19. BB - Mar 1, 2010 at 3:30 PM

    There’s that same lame excuse comparing amphetimines to PEDs, there is no comparison.

  20. Roger Moore - Mar 1, 2010 at 3:34 PM

    A friend of mine argues that greenies are “enablers”, sort of like you having coffee to wake yourself up in the office each morning, as opposed to “enhancers”, like steroids are. A distinct difference there. What do you think?
    I think it’s rationalization by somebody who doesn’t want to admit that players back in the 1960s were in the same boat as players today. Stimulants like amphetamine are known to boost alertness and focus, which are critical for good hitting performance. They also boost metabolism, which may help speed and power. There’s good reason to think that they are “enhancers” that boost those abilities beyond what they’d be in an drug-free state, not just “enablers” that bring people back up to full performance.

  21. MM - Mar 1, 2010 at 3:35 PM

    Steroids have been banned from baseball since 1991.

  22. Robert - Mar 1, 2010 at 5:07 PM

    Actually do you know what PED means? Performance enhancing drugs? How is speed not a performance enhancing drug. I’m tired, I take amphetamines so I can stay awake and do my job better. I’ve just enhanced my performance using a drug. Given that steroids don’t work as a direct enhancement of your performance, and only work by letting you play through an injury or get more out of your workout regiment, I’d say that the comparison to greenies and other old versions of PED’s is very apt. It’s ignorance that leads people to believe that steroids are somehow worse then other forms of dishonesty. I can’t even call it cheating, because at the time it wasn’t. If you’re a so-called baseball purist then by definition you’re a hypocrite, because there has never been an era in the history of baseball that was pure. Pre Jackie Robinson, you’re discounting the great black players who would have added to the overall competitiveness of the leagues. 50s-70s, you’re discounting rampant amphetamine use. 80’s-90’s today, Add to the amphetamine use, the use of coke and other illegal substances, and then throw on steroids and there isn’t a clean era of baseball. Get off the high horse and at least admit what this is really about. Anger about steroids and a selective witch hunt. Unless you want to remove every single player who has used any form of PEDs, this is a masturbatory exercise if faux outrage. Get over it.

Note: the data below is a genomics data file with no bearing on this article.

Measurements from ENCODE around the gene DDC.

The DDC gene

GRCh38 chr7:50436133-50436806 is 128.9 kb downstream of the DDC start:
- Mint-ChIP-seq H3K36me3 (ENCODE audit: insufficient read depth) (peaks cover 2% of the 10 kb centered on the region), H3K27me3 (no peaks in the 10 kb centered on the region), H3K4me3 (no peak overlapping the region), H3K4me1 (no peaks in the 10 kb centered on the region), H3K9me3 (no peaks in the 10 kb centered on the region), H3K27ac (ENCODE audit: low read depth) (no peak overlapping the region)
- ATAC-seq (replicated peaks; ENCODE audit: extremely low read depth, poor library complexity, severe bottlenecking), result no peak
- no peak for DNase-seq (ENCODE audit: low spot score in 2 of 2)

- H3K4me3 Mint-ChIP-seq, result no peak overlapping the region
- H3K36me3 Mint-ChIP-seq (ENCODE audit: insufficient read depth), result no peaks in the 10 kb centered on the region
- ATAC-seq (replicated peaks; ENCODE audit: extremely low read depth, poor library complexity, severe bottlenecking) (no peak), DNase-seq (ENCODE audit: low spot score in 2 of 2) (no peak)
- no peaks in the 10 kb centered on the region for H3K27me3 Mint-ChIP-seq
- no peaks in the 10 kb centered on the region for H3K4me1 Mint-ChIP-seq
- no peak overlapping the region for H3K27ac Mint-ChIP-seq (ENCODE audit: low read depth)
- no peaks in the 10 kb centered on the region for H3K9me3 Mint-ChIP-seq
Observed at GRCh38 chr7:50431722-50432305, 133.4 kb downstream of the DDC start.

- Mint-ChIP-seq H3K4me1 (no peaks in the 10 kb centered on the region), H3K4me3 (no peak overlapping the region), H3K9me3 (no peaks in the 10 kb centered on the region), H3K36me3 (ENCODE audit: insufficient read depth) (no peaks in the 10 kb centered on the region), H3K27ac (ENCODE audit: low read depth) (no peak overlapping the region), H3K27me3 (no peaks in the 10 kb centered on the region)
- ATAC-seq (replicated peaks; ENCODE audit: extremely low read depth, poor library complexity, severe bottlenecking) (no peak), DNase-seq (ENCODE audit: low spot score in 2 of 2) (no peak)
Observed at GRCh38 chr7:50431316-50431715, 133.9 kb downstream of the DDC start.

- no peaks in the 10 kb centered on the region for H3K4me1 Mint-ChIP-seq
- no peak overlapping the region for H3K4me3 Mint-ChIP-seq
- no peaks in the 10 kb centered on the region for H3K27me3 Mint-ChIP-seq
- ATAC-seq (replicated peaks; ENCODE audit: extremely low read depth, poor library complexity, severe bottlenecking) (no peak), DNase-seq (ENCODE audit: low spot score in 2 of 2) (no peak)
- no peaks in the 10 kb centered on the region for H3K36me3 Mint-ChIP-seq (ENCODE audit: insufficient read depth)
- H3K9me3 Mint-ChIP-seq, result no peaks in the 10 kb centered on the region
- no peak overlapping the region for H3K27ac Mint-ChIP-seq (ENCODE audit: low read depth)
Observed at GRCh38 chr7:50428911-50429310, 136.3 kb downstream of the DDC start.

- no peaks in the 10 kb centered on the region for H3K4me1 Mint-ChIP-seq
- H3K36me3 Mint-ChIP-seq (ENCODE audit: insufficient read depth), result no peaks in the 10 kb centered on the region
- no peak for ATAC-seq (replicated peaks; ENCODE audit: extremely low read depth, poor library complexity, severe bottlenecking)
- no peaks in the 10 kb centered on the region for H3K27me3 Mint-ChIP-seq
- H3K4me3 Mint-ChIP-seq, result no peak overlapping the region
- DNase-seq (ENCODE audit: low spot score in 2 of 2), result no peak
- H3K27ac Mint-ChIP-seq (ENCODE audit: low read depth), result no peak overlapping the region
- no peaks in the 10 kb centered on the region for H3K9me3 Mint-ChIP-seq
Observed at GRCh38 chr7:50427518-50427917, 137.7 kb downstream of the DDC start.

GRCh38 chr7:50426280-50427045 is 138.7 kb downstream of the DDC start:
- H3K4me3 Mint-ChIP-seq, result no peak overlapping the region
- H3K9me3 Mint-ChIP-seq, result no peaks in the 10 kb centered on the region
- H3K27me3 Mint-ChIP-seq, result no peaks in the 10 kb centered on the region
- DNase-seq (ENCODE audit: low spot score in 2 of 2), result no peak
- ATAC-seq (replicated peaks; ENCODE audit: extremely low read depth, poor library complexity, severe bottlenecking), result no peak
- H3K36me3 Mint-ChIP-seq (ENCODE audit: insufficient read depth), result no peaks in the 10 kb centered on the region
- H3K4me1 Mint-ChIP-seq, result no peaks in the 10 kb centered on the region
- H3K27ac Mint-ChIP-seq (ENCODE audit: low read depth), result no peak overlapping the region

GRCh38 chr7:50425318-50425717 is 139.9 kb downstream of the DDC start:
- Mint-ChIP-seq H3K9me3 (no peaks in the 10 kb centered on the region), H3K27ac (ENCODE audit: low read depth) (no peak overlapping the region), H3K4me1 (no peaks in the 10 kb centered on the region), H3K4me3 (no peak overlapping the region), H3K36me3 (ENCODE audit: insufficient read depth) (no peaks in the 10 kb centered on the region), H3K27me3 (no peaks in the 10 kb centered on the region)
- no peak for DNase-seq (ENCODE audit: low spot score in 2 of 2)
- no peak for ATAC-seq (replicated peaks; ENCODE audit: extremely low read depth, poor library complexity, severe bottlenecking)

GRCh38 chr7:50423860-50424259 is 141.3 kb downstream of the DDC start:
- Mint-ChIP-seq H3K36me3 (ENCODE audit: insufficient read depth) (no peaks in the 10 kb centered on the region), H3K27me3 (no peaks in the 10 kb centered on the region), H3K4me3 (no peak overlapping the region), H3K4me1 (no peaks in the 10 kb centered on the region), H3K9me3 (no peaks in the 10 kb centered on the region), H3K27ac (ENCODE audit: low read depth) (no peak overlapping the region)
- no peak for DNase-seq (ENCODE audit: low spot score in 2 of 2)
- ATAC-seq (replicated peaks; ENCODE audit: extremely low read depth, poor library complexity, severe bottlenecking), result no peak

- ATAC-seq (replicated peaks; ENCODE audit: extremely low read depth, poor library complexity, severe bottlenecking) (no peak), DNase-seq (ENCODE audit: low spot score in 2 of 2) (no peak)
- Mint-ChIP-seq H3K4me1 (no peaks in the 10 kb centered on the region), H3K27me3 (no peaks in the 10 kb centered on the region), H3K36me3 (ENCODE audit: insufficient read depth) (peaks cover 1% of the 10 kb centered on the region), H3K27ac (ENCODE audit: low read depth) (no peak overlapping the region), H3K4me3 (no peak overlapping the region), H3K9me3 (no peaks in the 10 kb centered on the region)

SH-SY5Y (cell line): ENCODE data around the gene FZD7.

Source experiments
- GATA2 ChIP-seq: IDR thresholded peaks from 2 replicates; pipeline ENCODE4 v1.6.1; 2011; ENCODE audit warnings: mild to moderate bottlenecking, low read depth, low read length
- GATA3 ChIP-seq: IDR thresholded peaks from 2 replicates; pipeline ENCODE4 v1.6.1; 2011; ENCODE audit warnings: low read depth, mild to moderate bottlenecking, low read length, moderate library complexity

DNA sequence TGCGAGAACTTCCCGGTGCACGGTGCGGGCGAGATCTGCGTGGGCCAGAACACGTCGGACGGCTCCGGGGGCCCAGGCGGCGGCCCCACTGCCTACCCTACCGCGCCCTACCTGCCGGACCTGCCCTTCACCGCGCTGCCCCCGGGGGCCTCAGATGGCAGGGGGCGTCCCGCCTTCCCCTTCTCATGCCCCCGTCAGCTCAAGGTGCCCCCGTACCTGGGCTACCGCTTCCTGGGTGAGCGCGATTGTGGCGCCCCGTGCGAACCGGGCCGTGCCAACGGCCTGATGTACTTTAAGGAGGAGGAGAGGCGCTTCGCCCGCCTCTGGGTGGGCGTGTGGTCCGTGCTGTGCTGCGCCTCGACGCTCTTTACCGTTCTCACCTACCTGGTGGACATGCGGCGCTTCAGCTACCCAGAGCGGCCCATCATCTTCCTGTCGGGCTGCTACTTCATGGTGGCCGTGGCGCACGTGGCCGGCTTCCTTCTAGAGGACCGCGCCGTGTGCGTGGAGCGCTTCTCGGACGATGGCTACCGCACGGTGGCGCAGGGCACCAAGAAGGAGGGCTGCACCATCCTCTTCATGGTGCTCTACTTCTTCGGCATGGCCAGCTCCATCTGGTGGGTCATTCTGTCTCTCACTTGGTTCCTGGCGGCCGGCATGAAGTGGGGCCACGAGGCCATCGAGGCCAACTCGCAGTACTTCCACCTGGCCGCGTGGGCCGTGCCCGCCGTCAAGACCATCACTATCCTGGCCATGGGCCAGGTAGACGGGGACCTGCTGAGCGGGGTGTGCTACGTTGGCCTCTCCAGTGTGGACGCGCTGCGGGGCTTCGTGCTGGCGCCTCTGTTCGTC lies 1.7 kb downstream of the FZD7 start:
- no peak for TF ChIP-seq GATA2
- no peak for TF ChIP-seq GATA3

23. Bear - Mar 1, 2010 at 5:11 PM

    Steroids were banned by the MLB in the early 90’s. I believe Fay Vincent sent out a memo adding them to the banned substances list. But, without testing until the 2004 season, this ban was virtually worthless.